Why Cannabis Should Be In Every Emergency Room

Cannabis Use Prolongs Life After Terminal Illness, Says Hospital Data

cannabis in the emergency room

Studies show that cannabis use in and out of the emergency room can save lives.

Chinese researchers from the Fudan University in Shanghai found that cannabis protects against the oxidative damage during a cardiac emergency, which prevents neurons from dying off.

Specifically, cannabidiol (CBD), the non-psychoactive compound in cannabis, has been found to protect from reperfusion injury or ischemia. Their findings suggest that CBD may be used in hospital emergency rooms to prevent the brain damage that may follow after a patient suffers a stroke or heart attack. According to the Chinese researchers, CBD may have medical applications for many kinds of neurological conditions.

“Increasing evidence indicates that CBD is a molecule with potentially neuroprotective properties that can be used to treat neurodegenerative disorders,” the study says. They also add that CBD’s anti-inflammatory, immunomodulatory, and anxiolytic properties have been demonstrated in their studies in vivo and in vitro. Additionally, they found that CBD prevents mitochondrial energy crisis, prevents cytotoxicity, and protects cellular metabolism.

The researchers also said, “We found that CBD significantly improved basal respiration, ATP-linked oxygen consumption rate, and the spare respiratory capacity, and augmented glucose consumption in OGD/R-injured neurons.”

Dr. Sean McCormick, a cardiac specialist, adds: “CBD treatments will most certainly exist in emergency rooms for stroke and cardiac patients in the future… Not only will CBD extracts prevent inflammatory damage but they may also heal existing damage.”

“We propose, for the first time, that CBD stimulates glucose metabolism through the pentose-phosphate pathway to maintain the redox balance and energy conservation during the neuronal ischemia/reperfusion injury,” they concluded.

Cannabis Reduces In-Hospital Mortality Rates For Heart Failure Patients

Another study showed that heart failure patients who have used cannabis in the past have a reduced risk for in-hospital mortality.

The findings, which were published in the journal Circulation, analyzed data from more than 6 million heart failure patients over the course of 7 years. Patients with a history of cannabis consumption were less prone to suffering from irregular heartbeat, also known as atrial fibrillation; they also experienced shorter hospital stays and were less likely to die during hospitalization as compared to non-cannabis consumers.

“Our study showed that cannabis use lowered the odds of atrial fibrillation in patients with heart failure,” the authors said. “There was also reduced in-hospital mortality among patients admitted for the primary diagnosis of heart failure in DU (cannabis dependent users) and NDU (non-dependent cannabis users) which was not explained by comorbid conditions and demographic data. This study provides important opportunity to explore the preventive mechanism of cannabis on atrial fibrillation and its therapeutic potential in heart failure patients.”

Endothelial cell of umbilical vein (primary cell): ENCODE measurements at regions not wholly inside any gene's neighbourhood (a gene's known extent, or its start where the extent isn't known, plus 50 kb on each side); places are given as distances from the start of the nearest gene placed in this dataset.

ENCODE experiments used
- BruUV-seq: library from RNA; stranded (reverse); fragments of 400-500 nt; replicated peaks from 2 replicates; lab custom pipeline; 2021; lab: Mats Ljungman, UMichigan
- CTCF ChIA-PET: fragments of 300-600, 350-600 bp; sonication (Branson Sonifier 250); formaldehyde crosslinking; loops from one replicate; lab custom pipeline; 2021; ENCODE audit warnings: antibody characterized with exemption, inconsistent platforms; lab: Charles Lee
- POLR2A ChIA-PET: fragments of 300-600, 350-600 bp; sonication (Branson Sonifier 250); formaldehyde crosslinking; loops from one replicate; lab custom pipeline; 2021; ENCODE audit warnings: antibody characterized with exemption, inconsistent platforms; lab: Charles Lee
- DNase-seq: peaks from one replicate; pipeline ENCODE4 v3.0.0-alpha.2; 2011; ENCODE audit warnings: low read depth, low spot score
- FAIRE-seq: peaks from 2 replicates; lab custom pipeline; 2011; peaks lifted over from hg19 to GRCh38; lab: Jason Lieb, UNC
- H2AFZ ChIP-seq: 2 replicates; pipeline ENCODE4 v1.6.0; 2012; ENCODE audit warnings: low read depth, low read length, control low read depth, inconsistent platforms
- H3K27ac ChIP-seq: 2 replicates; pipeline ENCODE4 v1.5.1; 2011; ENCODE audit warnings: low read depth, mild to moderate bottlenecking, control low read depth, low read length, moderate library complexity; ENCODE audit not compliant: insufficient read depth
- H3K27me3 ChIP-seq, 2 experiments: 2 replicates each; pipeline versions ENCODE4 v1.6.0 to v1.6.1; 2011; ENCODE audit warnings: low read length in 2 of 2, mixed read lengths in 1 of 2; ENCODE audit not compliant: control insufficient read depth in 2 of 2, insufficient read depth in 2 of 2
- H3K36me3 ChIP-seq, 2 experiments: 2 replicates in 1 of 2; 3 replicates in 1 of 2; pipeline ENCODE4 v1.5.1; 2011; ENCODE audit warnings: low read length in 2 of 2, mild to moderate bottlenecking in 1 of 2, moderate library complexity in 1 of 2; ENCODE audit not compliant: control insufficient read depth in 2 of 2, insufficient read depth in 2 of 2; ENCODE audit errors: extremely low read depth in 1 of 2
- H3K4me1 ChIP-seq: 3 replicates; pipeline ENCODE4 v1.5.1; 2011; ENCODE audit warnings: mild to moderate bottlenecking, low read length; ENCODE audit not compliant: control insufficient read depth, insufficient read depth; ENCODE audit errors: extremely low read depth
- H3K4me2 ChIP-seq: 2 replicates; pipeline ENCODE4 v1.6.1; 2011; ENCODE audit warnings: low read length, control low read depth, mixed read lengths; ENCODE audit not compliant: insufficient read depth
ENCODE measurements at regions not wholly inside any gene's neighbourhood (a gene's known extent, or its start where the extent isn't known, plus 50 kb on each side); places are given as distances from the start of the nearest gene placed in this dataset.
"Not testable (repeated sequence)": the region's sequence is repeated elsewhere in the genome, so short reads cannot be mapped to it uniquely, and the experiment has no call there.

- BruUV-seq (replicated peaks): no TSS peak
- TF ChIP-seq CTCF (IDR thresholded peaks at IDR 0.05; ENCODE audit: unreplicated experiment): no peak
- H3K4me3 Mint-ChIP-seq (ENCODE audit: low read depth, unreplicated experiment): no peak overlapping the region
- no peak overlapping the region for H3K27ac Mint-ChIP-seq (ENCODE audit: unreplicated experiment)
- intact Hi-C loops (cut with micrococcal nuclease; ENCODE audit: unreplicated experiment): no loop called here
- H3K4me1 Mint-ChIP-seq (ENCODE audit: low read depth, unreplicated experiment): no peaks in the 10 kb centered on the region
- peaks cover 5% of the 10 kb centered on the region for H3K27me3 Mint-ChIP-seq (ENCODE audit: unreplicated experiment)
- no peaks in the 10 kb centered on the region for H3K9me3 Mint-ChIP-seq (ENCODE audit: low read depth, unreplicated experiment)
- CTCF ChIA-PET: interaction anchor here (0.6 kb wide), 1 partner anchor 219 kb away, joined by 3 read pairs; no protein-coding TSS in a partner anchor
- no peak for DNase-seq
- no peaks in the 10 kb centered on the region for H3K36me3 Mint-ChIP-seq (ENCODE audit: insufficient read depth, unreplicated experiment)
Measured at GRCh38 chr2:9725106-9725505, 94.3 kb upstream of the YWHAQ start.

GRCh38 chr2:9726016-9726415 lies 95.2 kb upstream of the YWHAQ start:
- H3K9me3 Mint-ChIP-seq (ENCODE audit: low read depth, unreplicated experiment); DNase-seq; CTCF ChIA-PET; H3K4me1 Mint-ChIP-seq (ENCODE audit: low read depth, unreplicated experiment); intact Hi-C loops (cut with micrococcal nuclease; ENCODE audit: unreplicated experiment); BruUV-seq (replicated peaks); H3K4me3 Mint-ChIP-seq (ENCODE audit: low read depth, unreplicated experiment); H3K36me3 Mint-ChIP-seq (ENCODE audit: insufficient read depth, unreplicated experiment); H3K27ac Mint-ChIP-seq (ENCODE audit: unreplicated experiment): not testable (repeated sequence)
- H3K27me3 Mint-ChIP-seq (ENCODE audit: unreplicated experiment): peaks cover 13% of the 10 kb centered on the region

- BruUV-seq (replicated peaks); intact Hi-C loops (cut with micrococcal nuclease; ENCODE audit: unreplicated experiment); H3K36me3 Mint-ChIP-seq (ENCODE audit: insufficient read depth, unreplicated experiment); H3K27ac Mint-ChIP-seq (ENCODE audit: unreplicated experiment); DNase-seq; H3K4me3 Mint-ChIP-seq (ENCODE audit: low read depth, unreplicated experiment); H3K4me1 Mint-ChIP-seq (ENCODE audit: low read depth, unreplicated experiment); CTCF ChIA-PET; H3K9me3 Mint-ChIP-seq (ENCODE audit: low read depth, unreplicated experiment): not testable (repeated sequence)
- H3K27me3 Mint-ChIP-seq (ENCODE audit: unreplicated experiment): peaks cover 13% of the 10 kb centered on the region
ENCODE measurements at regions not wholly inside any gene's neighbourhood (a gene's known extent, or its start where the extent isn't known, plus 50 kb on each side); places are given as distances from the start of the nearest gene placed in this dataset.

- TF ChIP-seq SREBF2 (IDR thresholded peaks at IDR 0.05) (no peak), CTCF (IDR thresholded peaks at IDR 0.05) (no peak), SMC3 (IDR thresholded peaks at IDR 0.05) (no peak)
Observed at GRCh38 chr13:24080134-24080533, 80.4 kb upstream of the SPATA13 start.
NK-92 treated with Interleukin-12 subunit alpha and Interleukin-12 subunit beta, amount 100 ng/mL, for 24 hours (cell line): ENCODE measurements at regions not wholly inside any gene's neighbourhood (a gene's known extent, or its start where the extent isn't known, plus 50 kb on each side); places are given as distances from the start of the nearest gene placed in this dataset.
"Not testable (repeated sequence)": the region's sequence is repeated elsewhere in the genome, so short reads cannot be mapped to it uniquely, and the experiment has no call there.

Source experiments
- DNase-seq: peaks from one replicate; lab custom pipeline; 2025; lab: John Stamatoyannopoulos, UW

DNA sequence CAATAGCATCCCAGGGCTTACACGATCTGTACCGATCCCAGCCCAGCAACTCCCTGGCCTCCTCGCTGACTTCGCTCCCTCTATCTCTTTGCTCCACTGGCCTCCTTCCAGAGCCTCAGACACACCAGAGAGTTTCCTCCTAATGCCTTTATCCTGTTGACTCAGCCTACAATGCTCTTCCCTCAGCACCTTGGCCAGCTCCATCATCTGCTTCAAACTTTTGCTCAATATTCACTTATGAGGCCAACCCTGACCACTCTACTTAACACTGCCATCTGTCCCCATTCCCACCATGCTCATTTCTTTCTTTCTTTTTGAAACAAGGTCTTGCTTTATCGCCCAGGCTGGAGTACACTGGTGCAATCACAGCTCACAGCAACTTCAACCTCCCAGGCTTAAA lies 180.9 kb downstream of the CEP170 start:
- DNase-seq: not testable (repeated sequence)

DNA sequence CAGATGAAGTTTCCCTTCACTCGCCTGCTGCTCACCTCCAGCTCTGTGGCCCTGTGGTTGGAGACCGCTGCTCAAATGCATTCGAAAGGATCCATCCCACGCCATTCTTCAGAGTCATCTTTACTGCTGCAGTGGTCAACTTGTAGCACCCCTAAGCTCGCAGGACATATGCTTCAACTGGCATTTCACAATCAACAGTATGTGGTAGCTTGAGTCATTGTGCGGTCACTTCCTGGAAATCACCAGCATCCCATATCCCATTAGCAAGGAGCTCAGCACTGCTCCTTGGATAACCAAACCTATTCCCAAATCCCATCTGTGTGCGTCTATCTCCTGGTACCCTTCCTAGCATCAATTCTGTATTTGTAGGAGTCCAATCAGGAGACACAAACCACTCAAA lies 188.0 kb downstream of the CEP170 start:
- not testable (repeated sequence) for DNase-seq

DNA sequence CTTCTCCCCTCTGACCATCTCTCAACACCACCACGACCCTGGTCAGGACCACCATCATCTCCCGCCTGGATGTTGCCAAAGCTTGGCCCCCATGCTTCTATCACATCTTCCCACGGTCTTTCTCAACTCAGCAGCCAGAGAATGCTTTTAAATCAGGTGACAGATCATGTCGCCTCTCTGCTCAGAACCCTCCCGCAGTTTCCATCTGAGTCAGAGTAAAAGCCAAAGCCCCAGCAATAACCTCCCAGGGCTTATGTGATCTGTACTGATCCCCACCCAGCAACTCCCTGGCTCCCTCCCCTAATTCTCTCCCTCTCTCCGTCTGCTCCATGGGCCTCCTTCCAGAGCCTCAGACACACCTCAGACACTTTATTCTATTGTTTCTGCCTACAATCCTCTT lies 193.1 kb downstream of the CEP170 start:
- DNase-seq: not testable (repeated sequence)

Traumatic Brain Injury Patients Who Use Cannabis Have Increased Survival Rates Post-Surgery

Researchers from the UCLA Medical Center conducted three-year retrospective analysis on brain trauma patients. They analyzed data from 446 cases of patients; and among those who tested positive for cannabis, 97.6% survived surgery. On the other hand, patients who tested negative for cannabis only had a survival rate of 88.5%.

“Our data suggest an important link between the presence of a positive THC screen and improved survival after TBI,” the authors say. “This finding has support in previous literature because of the neuroprotective effects of cannabinoids have been implicated in a variety of neurodegenerative diseases such as Alzheimer’s disease, Huntington’s disease, and multiple sclerosis…. With continued research, more information will be uncovered regarding the therapeutic potential of THC, and further therapeutic interventions may be established.”

Although this wasn’t a double-blind, randomized, placebo-controlled study, we can’t determine that THC or cannabis use alone is enough to prevent death from TBI. Additionally, we still lack information on the patients’ frequency of use or their chosen method of administration. The results are promising, although we need more research to definitely prove that cannabis can help prevent death following traumatic brain injury. However, it is another study in a growing body of evidence that endogenous cannabinoids, such as those that are found in our body, and exogenous cannabinoids or those found in the cannabis plant, may be beneficial in preventing brain injury.

In 2013, a study published in Neuropharmacology showed that when CBD was given to piglets who had hypoxic-ischemic brain injury, CBD “exerts robust neuroprotective effects…modulating toxicity, oxidative stress and inflammation.” These and more echo the findings of scientists that CBD and cannabinoids have potent neuroprotective benefits, which is also the reason why cannabis has given hope to patients suffering from Parkinson’s, Alzheimer’s, Huntington’s disease, and other neurodegenerative disorders.

 

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